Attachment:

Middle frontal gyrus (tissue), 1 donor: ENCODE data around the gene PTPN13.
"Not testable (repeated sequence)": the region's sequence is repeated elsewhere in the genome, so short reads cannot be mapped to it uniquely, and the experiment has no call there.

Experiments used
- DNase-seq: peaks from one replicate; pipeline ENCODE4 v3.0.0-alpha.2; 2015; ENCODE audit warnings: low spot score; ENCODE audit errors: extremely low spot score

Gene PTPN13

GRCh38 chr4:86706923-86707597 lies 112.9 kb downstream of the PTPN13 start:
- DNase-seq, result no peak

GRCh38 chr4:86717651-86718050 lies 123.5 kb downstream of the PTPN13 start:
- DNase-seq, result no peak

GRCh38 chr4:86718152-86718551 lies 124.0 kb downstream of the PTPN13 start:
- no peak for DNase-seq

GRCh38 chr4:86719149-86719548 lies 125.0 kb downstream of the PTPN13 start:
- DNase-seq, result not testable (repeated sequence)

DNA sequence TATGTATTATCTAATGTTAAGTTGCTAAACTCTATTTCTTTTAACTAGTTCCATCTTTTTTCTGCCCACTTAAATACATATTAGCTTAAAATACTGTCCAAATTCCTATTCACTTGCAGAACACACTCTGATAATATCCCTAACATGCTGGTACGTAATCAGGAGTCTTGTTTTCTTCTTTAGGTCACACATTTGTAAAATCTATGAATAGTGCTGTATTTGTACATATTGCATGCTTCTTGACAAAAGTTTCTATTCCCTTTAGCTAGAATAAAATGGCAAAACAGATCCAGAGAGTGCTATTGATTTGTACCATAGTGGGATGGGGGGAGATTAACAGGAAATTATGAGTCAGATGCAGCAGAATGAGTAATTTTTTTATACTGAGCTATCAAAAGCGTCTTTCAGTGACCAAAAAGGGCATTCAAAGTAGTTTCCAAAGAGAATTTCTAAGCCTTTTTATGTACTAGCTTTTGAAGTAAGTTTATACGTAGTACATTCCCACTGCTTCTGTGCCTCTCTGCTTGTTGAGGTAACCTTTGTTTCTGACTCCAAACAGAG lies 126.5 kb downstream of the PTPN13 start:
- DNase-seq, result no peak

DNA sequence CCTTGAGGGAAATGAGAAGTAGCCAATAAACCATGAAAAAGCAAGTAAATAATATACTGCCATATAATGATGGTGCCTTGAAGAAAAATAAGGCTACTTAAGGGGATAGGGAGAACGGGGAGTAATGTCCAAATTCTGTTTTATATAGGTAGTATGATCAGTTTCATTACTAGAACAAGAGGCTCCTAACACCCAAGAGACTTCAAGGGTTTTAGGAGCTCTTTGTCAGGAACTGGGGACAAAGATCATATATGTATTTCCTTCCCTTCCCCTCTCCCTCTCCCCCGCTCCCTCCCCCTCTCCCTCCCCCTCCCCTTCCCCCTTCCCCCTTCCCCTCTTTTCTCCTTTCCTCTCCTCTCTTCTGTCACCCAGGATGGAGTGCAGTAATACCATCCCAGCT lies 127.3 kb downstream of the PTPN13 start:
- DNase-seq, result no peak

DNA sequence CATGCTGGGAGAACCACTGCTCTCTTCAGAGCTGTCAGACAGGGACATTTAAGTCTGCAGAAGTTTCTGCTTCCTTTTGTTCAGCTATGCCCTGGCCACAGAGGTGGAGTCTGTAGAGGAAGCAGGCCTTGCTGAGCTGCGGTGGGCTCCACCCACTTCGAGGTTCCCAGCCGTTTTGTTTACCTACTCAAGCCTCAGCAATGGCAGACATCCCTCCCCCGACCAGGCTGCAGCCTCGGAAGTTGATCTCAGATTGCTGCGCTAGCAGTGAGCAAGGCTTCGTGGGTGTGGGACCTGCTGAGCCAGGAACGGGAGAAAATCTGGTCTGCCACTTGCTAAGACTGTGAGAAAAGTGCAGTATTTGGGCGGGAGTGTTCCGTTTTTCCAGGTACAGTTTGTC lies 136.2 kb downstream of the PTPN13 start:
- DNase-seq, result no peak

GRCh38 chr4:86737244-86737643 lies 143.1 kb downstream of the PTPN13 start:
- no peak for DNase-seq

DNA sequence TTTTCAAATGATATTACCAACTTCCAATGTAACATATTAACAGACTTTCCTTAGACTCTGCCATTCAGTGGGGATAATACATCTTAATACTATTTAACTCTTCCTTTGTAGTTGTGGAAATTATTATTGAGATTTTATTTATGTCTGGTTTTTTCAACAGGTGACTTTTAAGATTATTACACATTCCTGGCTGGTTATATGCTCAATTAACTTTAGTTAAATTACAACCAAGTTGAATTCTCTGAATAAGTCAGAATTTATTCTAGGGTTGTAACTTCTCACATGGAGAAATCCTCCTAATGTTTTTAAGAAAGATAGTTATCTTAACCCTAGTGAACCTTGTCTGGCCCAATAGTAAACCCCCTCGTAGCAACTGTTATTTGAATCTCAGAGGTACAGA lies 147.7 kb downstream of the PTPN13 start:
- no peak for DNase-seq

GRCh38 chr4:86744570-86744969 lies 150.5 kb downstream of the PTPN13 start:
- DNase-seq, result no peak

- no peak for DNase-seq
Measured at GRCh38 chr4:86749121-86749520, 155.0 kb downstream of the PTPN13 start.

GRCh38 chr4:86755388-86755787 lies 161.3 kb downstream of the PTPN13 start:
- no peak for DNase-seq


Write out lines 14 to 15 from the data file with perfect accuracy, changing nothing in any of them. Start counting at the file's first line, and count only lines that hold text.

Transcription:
DNA sequence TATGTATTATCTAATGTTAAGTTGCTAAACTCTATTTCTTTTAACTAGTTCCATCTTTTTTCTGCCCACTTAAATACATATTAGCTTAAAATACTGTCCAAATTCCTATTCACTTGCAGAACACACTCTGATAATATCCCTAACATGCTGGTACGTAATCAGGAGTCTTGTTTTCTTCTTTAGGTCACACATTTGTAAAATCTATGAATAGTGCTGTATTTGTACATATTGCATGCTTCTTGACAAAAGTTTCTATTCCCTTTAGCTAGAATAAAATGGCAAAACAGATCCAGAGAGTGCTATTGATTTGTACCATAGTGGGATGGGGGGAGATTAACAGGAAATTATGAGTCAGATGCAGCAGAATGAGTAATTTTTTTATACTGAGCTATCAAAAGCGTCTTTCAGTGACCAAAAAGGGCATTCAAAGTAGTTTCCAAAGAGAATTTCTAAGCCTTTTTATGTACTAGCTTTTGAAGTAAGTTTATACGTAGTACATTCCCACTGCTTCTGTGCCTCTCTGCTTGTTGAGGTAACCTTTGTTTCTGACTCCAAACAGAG lies 126.5 kb downstream of the PTPN13 start:
- DNase-seq, result no peak